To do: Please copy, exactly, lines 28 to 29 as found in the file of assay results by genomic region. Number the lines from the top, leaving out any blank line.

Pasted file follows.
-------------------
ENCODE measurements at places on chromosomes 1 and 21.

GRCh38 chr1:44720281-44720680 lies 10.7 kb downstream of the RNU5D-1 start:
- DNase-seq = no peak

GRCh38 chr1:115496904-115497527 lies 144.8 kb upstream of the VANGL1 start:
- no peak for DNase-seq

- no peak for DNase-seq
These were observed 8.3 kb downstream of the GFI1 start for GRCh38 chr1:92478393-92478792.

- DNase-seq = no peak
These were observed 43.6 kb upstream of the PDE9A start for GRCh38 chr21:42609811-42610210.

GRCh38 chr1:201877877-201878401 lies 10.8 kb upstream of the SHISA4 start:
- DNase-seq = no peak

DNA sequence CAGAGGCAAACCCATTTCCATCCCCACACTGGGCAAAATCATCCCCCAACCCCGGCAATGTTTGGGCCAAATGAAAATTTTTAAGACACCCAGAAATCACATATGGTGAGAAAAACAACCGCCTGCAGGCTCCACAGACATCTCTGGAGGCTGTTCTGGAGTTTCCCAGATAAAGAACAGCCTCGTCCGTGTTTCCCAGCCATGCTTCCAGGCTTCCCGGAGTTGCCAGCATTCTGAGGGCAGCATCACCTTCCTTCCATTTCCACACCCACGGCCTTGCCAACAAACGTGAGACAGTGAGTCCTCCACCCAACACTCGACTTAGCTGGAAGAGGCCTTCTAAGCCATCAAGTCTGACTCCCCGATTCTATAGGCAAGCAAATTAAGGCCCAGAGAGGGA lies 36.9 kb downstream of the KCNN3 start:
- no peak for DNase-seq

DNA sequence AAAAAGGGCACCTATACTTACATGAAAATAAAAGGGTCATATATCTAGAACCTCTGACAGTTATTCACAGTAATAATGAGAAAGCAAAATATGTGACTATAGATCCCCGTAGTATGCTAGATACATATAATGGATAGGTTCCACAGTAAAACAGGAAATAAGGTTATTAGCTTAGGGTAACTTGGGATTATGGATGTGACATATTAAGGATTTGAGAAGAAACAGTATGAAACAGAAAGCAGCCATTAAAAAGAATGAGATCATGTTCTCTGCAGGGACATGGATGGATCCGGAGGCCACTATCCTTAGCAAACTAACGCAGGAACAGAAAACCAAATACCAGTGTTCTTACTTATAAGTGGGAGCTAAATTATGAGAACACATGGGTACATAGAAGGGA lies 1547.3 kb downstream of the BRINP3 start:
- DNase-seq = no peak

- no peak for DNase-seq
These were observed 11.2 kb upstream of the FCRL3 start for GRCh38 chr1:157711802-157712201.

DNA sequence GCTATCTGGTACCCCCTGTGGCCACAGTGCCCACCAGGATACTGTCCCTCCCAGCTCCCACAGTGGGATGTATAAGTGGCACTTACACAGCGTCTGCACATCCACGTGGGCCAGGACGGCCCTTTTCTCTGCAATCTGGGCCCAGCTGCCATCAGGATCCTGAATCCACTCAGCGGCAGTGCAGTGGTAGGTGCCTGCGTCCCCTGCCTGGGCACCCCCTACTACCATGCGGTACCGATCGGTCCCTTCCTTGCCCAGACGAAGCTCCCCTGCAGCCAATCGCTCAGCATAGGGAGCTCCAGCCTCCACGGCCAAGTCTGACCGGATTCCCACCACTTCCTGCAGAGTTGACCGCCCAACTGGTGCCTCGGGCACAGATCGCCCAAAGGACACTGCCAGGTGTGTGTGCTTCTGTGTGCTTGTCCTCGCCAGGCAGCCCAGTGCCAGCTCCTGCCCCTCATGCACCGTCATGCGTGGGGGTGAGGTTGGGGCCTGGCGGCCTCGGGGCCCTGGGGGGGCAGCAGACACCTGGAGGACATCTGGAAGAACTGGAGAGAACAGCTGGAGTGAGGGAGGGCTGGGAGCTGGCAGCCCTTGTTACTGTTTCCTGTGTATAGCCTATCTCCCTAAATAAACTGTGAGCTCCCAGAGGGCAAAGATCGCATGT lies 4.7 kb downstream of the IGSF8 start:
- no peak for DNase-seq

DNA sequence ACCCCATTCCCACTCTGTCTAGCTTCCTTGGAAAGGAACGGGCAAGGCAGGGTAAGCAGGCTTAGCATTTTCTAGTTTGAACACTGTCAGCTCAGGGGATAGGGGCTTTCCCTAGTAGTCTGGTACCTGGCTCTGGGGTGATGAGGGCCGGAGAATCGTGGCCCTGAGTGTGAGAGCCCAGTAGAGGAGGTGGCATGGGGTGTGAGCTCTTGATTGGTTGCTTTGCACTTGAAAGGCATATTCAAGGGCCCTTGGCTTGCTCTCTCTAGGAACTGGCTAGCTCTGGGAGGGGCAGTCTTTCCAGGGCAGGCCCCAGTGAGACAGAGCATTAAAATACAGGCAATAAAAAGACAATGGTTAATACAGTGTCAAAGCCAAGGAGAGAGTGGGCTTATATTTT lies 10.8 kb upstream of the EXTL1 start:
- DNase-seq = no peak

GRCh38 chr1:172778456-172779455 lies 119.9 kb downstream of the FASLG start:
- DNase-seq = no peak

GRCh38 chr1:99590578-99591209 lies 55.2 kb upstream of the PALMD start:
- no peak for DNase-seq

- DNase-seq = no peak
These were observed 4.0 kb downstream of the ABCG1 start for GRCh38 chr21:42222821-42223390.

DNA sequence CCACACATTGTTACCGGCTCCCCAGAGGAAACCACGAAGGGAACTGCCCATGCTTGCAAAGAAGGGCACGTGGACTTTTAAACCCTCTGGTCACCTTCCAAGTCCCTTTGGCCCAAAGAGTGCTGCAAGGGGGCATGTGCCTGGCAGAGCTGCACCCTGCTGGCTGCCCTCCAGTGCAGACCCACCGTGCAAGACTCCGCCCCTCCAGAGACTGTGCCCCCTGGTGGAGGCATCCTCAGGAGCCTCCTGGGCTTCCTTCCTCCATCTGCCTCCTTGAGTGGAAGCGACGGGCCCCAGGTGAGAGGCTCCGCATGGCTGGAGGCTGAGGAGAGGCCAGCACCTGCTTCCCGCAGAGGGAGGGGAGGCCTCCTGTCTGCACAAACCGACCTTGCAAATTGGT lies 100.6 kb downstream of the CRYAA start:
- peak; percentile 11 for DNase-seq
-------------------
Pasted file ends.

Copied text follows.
DNA sequence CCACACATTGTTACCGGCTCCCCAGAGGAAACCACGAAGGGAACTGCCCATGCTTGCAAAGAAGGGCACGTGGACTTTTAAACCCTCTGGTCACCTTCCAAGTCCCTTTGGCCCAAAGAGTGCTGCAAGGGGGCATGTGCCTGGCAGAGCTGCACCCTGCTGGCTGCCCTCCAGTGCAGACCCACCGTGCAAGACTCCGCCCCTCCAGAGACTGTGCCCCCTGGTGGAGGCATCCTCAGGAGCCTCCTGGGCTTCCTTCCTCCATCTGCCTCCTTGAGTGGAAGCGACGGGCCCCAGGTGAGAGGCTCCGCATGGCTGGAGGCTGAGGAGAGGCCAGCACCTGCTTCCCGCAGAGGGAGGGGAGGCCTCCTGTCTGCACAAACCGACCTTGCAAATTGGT lies 100.6 kb downstream of the CRYAA start:
- peak; percentile 11 for DNase-seq